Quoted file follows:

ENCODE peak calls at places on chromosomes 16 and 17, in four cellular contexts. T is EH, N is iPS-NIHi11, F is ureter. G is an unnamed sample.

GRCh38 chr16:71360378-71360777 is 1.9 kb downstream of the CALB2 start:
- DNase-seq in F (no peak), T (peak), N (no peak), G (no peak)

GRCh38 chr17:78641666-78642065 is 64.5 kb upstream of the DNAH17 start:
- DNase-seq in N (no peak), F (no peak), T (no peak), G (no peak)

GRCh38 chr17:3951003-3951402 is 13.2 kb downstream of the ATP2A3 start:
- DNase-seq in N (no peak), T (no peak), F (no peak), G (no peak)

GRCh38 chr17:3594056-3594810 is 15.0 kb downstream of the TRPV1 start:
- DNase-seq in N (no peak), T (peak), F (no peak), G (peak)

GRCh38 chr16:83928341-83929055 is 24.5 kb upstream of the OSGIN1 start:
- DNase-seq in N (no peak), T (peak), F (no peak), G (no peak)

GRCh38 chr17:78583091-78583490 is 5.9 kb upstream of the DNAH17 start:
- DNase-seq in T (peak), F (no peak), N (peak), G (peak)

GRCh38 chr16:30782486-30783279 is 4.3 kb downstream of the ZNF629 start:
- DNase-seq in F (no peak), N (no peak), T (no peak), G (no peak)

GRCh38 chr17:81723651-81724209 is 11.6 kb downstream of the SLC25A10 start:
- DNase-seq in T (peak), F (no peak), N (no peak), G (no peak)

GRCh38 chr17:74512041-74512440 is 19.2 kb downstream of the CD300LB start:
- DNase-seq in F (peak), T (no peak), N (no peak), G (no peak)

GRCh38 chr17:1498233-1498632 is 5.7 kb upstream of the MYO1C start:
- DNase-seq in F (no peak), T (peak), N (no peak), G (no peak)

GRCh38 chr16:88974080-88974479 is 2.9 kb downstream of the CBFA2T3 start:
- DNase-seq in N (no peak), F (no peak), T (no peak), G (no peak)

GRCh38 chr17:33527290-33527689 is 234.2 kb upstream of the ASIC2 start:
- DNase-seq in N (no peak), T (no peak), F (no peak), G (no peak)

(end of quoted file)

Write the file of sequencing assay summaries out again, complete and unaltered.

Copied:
ENCODE peak calls at places on chromosomes 16 and 17, in four cellular contexts. T is EH, N is iPS-NIHi11, F is ureter. G is an unnamed sample.

GRCh38 chr16:71360378-71360777 is 1.9 kb downstream of the CALB2 start:
- DNase-seq in F (no peak), T (peak), N (no peak), G (no peak)

GRCh38 chr17:78641666-78642065 is 64.5 kb upstream of the DNAH17 start:
- DNase-seq in N (no peak), F (no peak), T (no peak), G (no peak)

GRCh38 chr17:3951003-3951402 is 13.2 kb downstream of the ATP2A3 start:
- DNase-seq in N (no peak), T (no peak), F (no peak), G (no peak)

GRCh38 chr17:3594056-3594810 is 15.0 kb downstream of the TRPV1 start:
- DNase-seq in N (no peak), T (peak), F (no peak), G (peak)

GRCh38 chr16:83928341-83929055 is 24.5 kb upstream of the OSGIN1 start:
- DNase-seq in N (no peak), T (peak), F (no peak), G (no peak)

GRCh38 chr17:78583091-78583490 is 5.9 kb upstream of the DNAH17 start:
- DNase-seq in T (peak), F (no peak), N (peak), G (peak)

GRCh38 chr16:30782486-30783279 is 4.3 kb downstream of the ZNF629 start:
- DNase-seq in F (no peak), N (no peak), T (no peak), G (no peak)

GRCh38 chr17:81723651-81724209 is 11.6 kb downstream of the SLC25A10 start:
- DNase-seq in T (peak), F (no peak), N (no peak), G (no peak)

GRCh38 chr17:74512041-74512440 is 19.2 kb downstream of the CD300LB start:
- DNase-seq in F (peak), T (no peak), N (no peak), G (no peak)

GRCh38 chr17:1498233-1498632 is 5.7 kb upstream of the MYO1C start:
- DNase-seq in F (no peak), T (peak), N (no peak), G (no peak)

GRCh38 chr16:88974080-88974479 is 2.9 kb downstream of the CBFA2T3 start:
- DNase-seq in N (no peak), F (no peak), T (no peak), G (no peak)

GRCh38 chr17:33527290-33527689 is 234.2 kb upstream of the ASIC2 start:
- DNase-seq in N (no peak), T (no peak), F (no peak), G (no peak)